Abstract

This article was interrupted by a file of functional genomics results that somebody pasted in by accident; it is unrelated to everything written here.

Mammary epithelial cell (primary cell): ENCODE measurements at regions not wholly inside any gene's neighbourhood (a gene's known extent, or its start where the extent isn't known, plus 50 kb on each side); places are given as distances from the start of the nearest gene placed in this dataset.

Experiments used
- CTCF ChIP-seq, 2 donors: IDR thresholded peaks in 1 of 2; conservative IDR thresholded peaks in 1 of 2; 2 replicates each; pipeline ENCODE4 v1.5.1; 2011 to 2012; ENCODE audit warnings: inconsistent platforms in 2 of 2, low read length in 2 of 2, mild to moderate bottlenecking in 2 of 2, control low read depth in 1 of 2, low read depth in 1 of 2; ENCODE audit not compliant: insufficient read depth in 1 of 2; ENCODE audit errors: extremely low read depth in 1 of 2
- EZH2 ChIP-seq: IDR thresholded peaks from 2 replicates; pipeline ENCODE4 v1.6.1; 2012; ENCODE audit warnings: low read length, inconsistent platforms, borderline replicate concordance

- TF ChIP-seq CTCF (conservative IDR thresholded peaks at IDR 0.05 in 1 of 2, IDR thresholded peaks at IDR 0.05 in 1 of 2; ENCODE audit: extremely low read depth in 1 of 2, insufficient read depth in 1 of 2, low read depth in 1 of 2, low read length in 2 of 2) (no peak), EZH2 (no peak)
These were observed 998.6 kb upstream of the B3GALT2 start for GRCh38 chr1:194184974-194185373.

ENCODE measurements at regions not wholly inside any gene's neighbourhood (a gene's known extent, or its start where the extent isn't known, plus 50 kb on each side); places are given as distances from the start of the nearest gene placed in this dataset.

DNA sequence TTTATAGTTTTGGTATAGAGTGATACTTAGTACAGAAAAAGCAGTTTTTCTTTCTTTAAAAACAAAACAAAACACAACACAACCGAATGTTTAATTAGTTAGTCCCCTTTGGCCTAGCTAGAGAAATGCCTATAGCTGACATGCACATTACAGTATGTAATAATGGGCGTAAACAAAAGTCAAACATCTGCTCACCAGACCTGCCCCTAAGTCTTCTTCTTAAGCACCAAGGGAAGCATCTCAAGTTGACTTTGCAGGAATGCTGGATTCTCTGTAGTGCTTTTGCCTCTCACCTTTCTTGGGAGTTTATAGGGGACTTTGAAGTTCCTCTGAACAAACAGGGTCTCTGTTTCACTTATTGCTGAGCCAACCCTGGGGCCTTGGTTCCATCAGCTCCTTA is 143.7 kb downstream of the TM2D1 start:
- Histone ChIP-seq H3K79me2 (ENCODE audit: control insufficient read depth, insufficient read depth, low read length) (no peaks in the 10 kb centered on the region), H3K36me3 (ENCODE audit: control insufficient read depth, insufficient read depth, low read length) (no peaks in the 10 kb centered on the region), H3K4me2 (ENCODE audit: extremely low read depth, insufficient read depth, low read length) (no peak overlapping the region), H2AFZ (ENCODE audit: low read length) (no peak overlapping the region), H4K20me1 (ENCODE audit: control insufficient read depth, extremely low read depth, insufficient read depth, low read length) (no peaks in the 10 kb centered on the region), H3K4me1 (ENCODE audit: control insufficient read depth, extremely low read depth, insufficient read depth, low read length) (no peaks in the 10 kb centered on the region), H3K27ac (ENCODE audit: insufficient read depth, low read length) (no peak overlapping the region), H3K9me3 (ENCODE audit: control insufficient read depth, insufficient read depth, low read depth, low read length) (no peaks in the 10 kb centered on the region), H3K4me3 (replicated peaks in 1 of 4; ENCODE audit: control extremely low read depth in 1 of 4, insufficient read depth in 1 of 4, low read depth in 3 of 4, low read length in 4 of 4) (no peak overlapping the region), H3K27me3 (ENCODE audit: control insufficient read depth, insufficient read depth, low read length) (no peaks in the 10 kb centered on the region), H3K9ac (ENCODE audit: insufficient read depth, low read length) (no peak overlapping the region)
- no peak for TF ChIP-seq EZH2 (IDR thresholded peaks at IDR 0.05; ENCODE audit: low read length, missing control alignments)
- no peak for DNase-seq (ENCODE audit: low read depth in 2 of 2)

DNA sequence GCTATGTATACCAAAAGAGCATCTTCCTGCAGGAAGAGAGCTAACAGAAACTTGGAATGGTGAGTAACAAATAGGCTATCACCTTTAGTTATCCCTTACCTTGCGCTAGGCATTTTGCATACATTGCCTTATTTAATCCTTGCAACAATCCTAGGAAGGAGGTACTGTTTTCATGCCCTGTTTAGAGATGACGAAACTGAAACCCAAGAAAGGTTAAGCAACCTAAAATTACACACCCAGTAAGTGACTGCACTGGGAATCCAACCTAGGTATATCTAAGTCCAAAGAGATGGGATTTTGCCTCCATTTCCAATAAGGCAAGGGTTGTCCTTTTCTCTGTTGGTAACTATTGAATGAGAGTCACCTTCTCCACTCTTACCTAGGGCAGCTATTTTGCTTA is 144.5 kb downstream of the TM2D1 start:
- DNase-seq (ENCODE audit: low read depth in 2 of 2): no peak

Fluorescence correlation spectroscopy (FCS) uses fluctuations in the fluorescence collected from a small illuminated volume to measure dynamic processes of fluorophores. In traditional FCS, spectral overlap produces cross-talk in dedicated detector channels, undermining the accuracy of measurements of molecular interactions. Here, the experimental realization of full-spectrum fluorescence correlation spectroscopy is described and coupled with multivariate data analysis to numerically correct detector cross-talk, isolating spectra and fluctuation traces of mixture components in spite of overlap. Application of this methodology is illustrated using the measurement of the diffusion constant of labeled polystyrene in hydroxypropyl cellulose in the presence of a persistent dye. Additionally, the results show that full-spectrum FCS with multivariate analysis can isolate and characterize signals from unanticipated sample components.

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